According to a study, the Reserve Bank of India’s recent clarification on non-performing advances (NPA) could result in a one-third increase in bad loans for non-banking financial companies (NBFCs).
Last month, the Reserve Bank of India (RBI) clarified income recognition asset categorization and provisioning (IRAC) requirements for banks, non-banking financial companies (NBFCs), and all-India financial institutions (AIFIs).
The clarification included the possibility to upgrade from an NPA to a regular category only when all outstanding overdues were cleared, as well as the classification of special mention accounts (SMA) and nonperforming assets (NPA) on a day-end position basis.
According to a report released on Friday by domestic rating agency India Ratings and Research, “the RBI’s clarification on non-performing advances (NPAs) accounting is predicted to increase NPAs by around one-third for non-banking financing companies (NBFCs).”
However, because NBFCs utilise Indian Accounting Standards (IND-AS) and higher-rated NBFCs’ provision practises are frequently more conservative than IRAC rules, the impact on provisioning could be small.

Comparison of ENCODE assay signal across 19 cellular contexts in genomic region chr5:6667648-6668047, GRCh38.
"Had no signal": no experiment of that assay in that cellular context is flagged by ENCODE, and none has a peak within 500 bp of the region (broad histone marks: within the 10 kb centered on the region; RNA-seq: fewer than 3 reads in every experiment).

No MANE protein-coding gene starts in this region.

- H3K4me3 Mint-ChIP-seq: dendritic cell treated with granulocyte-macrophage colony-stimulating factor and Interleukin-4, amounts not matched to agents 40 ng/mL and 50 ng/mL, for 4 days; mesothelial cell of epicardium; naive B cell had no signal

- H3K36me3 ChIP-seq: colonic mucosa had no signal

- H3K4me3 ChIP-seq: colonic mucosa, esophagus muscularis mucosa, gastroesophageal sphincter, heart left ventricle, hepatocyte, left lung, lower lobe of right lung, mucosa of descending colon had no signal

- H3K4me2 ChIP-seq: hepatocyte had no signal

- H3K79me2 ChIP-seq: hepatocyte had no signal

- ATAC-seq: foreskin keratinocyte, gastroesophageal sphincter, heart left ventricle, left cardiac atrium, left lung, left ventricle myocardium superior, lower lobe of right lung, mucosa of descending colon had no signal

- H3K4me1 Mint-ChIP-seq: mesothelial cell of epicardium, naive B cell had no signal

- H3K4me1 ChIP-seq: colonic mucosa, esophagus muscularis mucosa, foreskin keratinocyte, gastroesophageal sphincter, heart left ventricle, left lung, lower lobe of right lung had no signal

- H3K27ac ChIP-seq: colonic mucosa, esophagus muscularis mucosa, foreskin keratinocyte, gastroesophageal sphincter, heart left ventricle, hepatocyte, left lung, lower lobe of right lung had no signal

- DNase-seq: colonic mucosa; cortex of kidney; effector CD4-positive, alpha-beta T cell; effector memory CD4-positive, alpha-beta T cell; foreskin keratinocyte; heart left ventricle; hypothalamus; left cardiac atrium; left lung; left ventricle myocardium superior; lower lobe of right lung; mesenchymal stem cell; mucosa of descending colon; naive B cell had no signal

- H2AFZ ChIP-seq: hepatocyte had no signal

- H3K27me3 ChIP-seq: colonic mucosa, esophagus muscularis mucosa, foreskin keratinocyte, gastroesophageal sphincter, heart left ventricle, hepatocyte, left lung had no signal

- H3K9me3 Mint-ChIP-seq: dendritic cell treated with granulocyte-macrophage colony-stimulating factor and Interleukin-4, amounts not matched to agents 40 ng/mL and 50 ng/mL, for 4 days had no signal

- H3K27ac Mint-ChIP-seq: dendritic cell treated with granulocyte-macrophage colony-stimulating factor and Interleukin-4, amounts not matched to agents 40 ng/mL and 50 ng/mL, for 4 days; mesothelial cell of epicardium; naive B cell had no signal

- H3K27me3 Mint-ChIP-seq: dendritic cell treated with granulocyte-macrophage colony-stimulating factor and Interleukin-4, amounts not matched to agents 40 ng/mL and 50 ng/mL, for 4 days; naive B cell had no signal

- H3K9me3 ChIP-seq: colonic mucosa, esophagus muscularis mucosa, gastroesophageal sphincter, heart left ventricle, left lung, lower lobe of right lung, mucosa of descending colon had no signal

According to the newspaper, the RBI circular also calls for daily stamping of accounts to record the number of days they are past due rather than monthly or quarterly stamping.
This, according to the research, would result in a faster rate of account NPA identification.
NBFC borrowers frequently pay their past dues late, especially when cash is received. According to the research, accounts can be categorised as non-performing assets (NPAs) for as little as a day’s late payment, and once classified, they won’t be able to return to regular status unless all arrears are paid.
“In other words, accounts would be designated as nonperforming assets (NPAs) more quickly and for a longer period of time. “It was indicated that both of these accounting processes would result in NBFCs reporting greater headline statistics.”
NBFCs may declare NPA numbers in accordance with IRAC norms and stage 3 numbers in compliance with Ind-As separately in their disclosures, according to the regulator.